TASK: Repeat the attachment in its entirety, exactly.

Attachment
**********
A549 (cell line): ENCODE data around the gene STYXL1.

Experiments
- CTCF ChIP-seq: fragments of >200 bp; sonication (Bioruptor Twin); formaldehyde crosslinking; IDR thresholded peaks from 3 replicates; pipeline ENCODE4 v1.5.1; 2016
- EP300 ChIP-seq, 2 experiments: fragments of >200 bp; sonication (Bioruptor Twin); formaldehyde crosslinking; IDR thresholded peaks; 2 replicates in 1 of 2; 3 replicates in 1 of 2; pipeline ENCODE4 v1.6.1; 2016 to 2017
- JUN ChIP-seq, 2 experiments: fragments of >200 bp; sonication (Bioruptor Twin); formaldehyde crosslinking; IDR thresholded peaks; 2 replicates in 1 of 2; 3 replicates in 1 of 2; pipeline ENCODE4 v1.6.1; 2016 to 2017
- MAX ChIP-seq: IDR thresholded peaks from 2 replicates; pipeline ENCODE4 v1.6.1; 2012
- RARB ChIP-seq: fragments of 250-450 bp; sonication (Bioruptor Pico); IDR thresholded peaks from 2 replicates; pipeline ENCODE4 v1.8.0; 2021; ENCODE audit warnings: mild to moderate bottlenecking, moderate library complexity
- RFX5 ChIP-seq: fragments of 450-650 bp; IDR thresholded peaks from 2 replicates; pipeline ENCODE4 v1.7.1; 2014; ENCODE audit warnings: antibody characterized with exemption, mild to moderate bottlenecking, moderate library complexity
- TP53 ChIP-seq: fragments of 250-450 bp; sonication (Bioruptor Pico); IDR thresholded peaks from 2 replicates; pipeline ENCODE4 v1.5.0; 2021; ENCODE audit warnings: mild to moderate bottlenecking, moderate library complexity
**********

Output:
A549 (cell line): ENCODE data around the gene STYXL1.

Experiments
- CTCF ChIP-seq: fragments of >200 bp; sonication (Bioruptor Twin); formaldehyde crosslinking; IDR thresholded peaks from 3 replicates; pipeline ENCODE4 v1.5.1; 2016
- EP300 ChIP-seq, 2 experiments: fragments of >200 bp; sonication (Bioruptor Twin); formaldehyde crosslinking; IDR thresholded peaks; 2 replicates in 1 of 2; 3 replicates in 1 of 2; pipeline ENCODE4 v1.6.1; 2016 to 2017
- JUN ChIP-seq, 2 experiments: fragments of >200 bp; sonication (Bioruptor Twin); formaldehyde crosslinking; IDR thresholded peaks; 2 replicates in 1 of 2; 3 replicates in 1 of 2; pipeline ENCODE4 v1.6.1; 2016 to 2017
- MAX ChIP-seq: IDR thresholded peaks from 2 replicates; pipeline ENCODE4 v1.6.1; 2012
- RARB ChIP-seq: fragments of 250-450 bp; sonication (Bioruptor Pico); IDR thresholded peaks from 2 replicates; pipeline ENCODE4 v1.8.0; 2021; ENCODE audit warnings: mild to moderate bottlenecking, moderate library complexity
- RFX5 ChIP-seq: fragments of 450-650 bp; IDR thresholded peaks from 2 replicates; pipeline ENCODE4 v1.7.1; 2014; ENCODE audit warnings: antibody characterized with exemption, mild to moderate bottlenecking, moderate library complexity
- TP53 ChIP-seq: fragments of 250-450 bp; sonication (Bioruptor Pico); IDR thresholded peaks from 2 replicates; pipeline ENCODE4 v1.5.0; 2021; ENCODE audit warnings: mild to moderate bottlenecking, moderate library complexity